Fergus Nicholl: They’ll be lining up in different countries…
Note: We didn’t have time to discuss the competition that Tesla will face in the battery storage space. There are already major players like Samsung, LG Chem and Mitsubishi working on energy storage solutions and a slice of what Deutsche Bank estimates is a $4.5Bn market. The question is, will Tesla’s strong brand and reputation for quality emulate what Apple achieved in the cellphone market, and leapfrog over the existing competition? In his usual hyperbolic (Steve Jobs) fashion, Elon Musk said last night that “existing battery solutions suck.” But the success of his high risk venture in the energy storage market will depend on swift execution and competitive pricing that makes the Tesla Powerwall a viable solution for a wide spectrum of potential buyers, from wealthy consumers and businesses in California to rural communities in India, Africa and beyond.
Elon Musk has been hailed as the next Steve Jobs, a serial disruptor and a genius. Others call him just crazy. Yet Musk has defied the naysayers and made remarkable innovations in both electric cars and spaceflight over the last ten years. But just how accurate is the Steve Jobs comparison?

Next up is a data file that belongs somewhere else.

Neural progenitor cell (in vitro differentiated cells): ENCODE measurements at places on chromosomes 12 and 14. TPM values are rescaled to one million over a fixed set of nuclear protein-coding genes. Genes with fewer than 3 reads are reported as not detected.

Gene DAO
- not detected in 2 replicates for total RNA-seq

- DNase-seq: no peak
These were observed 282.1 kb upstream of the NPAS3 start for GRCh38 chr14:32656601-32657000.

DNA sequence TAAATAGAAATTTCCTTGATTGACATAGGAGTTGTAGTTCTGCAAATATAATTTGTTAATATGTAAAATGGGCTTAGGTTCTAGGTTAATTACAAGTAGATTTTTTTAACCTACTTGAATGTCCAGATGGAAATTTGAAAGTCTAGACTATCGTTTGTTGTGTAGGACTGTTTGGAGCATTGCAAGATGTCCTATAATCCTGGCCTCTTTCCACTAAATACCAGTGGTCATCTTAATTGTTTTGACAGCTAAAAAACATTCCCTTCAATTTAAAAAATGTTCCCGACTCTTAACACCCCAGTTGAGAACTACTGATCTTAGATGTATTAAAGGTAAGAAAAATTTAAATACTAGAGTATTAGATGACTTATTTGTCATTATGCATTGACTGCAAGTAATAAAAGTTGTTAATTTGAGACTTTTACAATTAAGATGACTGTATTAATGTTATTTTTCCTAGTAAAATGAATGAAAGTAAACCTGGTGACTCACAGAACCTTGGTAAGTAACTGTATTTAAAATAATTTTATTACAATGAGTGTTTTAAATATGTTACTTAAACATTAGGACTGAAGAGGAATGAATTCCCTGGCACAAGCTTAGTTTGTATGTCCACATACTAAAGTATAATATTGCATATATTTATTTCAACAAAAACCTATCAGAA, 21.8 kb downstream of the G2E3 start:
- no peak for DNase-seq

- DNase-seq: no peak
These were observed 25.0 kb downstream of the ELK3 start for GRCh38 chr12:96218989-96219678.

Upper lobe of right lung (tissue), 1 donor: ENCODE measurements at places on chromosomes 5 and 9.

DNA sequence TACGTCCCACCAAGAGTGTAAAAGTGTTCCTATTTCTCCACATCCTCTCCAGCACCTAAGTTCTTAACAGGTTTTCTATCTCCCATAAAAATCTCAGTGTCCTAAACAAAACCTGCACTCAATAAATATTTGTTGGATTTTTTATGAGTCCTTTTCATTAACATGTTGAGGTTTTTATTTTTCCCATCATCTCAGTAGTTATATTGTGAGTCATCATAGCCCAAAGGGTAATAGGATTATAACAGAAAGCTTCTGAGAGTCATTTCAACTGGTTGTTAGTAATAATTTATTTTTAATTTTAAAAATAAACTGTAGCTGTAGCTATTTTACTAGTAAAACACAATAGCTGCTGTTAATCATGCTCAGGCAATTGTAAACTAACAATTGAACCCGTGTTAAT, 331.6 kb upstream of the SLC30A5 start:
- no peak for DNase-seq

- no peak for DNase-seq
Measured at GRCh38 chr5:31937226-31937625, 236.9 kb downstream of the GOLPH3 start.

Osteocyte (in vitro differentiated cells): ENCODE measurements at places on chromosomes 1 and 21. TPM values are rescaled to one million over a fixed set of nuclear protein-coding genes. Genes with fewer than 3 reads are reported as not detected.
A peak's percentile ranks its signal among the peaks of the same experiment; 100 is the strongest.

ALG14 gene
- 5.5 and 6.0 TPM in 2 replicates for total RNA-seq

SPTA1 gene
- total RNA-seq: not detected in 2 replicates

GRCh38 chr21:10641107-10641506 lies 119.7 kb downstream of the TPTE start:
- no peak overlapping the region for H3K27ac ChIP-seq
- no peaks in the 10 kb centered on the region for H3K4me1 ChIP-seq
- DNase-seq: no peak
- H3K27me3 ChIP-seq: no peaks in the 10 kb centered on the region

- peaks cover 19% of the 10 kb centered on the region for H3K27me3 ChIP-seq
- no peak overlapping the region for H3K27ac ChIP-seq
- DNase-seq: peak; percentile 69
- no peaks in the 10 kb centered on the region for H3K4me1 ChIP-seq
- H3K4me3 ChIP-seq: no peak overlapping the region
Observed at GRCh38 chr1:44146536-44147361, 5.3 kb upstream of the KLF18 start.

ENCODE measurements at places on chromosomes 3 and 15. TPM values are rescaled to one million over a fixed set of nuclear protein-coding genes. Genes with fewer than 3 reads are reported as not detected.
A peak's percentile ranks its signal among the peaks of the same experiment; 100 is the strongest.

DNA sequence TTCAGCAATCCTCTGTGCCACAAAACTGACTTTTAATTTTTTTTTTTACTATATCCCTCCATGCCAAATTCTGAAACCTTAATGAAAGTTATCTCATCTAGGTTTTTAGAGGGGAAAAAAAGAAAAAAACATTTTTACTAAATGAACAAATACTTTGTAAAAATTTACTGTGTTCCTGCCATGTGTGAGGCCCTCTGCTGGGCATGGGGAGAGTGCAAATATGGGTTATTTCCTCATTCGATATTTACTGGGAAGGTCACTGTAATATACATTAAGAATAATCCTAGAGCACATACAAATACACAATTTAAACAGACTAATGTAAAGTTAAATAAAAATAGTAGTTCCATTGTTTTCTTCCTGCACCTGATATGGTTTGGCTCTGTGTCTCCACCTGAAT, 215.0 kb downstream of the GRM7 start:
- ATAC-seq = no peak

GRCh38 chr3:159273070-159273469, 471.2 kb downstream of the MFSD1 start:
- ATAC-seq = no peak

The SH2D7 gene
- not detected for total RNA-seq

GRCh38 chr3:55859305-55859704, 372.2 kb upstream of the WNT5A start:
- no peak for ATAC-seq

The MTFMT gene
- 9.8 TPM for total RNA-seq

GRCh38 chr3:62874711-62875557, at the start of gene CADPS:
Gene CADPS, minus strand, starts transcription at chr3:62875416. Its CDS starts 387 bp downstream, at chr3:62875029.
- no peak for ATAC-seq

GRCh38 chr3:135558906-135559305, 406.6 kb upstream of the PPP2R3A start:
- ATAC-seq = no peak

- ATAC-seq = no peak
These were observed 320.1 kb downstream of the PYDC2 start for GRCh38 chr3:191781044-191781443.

“Most innovation is like a new melody,” writes Ted curator Chris Anderson. “For Jobs and Musk, it’s the whole symphony.”
Anderson’s analogy is right. Neither men do things in small measures. They seek to change the world.
I interviewed Elon Musk last year in one of his most revealing public appearances, and he exposed a complex character that is both deadly serious yet comedic at times; driven yet sensitive; single minded, and yet eclectic in his desire to change the world in multiple ways.
That sensitivity was apparent several times during our dialogue when his eyes welled up in response to my questions about the future of NASA, Neil Armstrong, and candlelight vigils for the EV1 (@28:35, 1:04:00 & 39:50 in the video). Steve Jobs was also known to weep.
Here are five revealing moments from our conversation that emphasize the common threads between the two businessmen.
1. Ability to Sell Great Ideas
Jobs used his infamous “reality distortion field” to push his teams hard to achieve much more that they thought was possible. His oft-quoted phrase was “insanely great” and his product launches were passionate and brash.
Musk is more pragmatic in his approach, he rarely uses buzzwords*, and although his product launches are often equally dazzling, his delivery is less assured, more halting.
*Granted, he does talk about getting a “money shot” of his greenhouse on Mars idea (@30:00 in the video).